Alameda Research to recover $446 million in crypto paid to Voyager Digital
- Defunct crypto trading firm Alameda Research is aiming to reclaim $446 million transferred to bankrupt lender Voyager Digital.
- Voyager had ten different loan sheets with Alameda at the time it filed for bankruptcy.
According to a new lawsuit, defunct crypto trading firm Alameda Research, one arm of FTX founder Sam Bankman-Fried’s former empire, is aiming to reclaim $446 million transferred to bankrupt lender Voyager Digital prior to Alameda’s own bankruptcy filing.
A complaint filed yesterday against Voyager Digital and HTC Trading mentions that Alameda repaid all of Voyager’s outstanding loans after the lender declared bankruptcy last July. Some of these loans had not yet matured when Voyager requested repayment.
Alameda Research behind FTX collapse?
According to the filing, the collapse of Alameda and its affiliates was widely publicized due to allegations that Alameda was secretly borrowing billions of FTX exchange assets. There has also been a lot of debate around the role played by Voyager and other cryptocurrency lenders who funded Alameda, fueling that alleged misconduct, either knowingly or recklessly.
According to the filing, Voyager had ten different loan sheets with Alameda at the time it filed for bankruptcy. Voyager claimed in various filings in September and October 2022 that it held FTT (an exchange token issued by FTX) and SRM (the Serum protocol token) as collateral for loans made to Alameda in the form of various cryptocurrencies such as Bitcoin [BTC], Dogecoin [DOGE], Ether [ETH], USD Coin [USDC], and Litecoin [LTC].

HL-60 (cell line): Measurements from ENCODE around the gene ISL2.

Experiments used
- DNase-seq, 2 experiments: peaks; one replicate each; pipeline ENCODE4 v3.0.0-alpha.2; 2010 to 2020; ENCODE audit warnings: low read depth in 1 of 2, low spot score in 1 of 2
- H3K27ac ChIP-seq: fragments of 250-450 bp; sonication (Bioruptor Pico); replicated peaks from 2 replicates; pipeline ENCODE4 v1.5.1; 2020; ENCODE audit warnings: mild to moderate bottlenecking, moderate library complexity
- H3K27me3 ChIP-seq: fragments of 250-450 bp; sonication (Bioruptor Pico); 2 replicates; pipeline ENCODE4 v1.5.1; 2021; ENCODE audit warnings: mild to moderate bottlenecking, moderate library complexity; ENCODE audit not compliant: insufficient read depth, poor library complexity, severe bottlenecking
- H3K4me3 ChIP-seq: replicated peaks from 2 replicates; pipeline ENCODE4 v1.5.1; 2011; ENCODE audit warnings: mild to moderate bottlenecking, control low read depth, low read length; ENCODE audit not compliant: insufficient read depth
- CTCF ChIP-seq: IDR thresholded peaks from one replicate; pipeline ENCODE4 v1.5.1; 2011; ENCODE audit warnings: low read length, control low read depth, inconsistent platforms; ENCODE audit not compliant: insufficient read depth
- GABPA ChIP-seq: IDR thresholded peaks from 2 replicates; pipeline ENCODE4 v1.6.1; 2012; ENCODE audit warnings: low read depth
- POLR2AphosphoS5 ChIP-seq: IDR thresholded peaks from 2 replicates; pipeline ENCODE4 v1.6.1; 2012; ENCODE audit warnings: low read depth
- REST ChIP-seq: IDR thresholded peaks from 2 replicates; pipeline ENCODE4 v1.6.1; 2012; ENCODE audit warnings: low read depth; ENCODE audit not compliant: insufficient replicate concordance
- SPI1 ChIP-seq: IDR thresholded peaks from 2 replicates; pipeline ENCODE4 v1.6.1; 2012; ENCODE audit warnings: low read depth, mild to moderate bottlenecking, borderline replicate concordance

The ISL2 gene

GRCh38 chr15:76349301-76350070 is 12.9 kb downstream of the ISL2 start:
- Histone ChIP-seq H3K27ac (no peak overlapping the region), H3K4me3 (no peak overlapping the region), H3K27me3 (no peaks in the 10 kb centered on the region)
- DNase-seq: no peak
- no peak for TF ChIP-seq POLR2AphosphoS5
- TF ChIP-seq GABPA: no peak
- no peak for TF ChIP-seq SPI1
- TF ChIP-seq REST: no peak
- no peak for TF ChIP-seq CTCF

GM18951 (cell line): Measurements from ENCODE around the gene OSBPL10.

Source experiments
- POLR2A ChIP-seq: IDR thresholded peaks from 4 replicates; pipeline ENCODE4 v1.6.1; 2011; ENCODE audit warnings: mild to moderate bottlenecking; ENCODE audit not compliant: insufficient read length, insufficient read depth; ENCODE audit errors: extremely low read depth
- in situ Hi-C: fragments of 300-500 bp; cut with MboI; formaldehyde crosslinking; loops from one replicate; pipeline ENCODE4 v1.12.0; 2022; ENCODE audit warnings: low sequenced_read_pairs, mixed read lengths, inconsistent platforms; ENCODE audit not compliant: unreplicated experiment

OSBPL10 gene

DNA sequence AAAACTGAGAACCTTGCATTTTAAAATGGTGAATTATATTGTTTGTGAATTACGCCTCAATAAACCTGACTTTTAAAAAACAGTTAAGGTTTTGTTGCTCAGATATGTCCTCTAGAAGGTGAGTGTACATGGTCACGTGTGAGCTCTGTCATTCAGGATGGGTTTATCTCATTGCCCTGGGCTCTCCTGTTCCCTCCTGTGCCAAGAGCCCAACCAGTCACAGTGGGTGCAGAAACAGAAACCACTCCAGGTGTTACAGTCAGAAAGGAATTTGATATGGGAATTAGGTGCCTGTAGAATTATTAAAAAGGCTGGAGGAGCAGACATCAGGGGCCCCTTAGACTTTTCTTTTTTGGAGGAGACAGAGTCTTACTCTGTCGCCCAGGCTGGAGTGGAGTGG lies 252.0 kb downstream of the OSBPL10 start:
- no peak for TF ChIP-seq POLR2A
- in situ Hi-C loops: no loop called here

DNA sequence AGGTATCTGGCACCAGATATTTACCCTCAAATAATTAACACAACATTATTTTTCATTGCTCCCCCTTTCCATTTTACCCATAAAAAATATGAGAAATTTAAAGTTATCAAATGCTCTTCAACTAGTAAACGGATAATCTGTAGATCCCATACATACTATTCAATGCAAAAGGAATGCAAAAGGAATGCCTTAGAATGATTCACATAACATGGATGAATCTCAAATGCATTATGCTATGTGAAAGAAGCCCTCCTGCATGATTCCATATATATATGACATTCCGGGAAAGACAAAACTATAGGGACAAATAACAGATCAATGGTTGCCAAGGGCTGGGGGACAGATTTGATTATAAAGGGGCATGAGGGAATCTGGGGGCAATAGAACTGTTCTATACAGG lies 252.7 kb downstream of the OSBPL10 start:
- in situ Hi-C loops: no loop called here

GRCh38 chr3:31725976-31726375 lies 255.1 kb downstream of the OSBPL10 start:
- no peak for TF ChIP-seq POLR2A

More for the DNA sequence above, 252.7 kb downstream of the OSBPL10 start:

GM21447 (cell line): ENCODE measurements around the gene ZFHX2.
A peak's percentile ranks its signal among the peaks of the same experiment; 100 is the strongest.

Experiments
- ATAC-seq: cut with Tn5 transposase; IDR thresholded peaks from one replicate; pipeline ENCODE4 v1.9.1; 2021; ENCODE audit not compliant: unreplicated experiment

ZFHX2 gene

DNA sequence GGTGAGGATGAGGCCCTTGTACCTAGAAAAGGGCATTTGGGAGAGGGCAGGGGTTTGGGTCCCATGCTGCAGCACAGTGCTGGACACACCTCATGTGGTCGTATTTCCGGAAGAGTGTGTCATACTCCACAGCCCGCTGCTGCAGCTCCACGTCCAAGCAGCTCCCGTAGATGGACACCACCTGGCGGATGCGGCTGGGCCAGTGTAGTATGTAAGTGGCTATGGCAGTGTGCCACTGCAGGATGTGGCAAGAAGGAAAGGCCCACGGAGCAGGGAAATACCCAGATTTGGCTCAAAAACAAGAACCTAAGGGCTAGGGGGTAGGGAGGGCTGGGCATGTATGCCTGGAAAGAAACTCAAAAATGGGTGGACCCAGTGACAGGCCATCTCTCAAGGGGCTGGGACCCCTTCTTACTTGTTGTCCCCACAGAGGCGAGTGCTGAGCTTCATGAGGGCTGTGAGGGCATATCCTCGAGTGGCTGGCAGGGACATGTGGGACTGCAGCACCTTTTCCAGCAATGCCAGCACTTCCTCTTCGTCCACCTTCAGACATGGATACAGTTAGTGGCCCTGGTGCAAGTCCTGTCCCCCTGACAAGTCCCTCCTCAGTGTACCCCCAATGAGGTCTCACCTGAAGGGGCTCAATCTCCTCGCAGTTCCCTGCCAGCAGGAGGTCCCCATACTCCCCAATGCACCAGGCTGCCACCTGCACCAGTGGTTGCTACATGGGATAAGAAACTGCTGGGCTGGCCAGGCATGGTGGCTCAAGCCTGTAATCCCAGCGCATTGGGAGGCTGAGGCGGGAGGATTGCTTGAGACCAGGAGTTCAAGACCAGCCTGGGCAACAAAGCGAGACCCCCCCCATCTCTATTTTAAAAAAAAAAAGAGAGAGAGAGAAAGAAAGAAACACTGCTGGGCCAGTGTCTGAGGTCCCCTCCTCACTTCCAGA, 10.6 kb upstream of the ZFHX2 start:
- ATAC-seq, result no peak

The filing mentioned that Alameda repaid Voyager its loans in cryptocurrencies, including BTC and ETH.
In the filing yesterday, lawyers stated that they were unable to determine whether Voyager held a valid and effective lien or security interest in this collateral at any time, or whether the alleged collateral was actually linked to any of Alameda’s obligations.
According to the filing, Alameda requests that the court rule that the transfers were avoidable preferential transfers and award Alameda at least $445.8 million, plus the value of any additional avoidable transfers discovered by the plaintiff, as well as any fees incurred.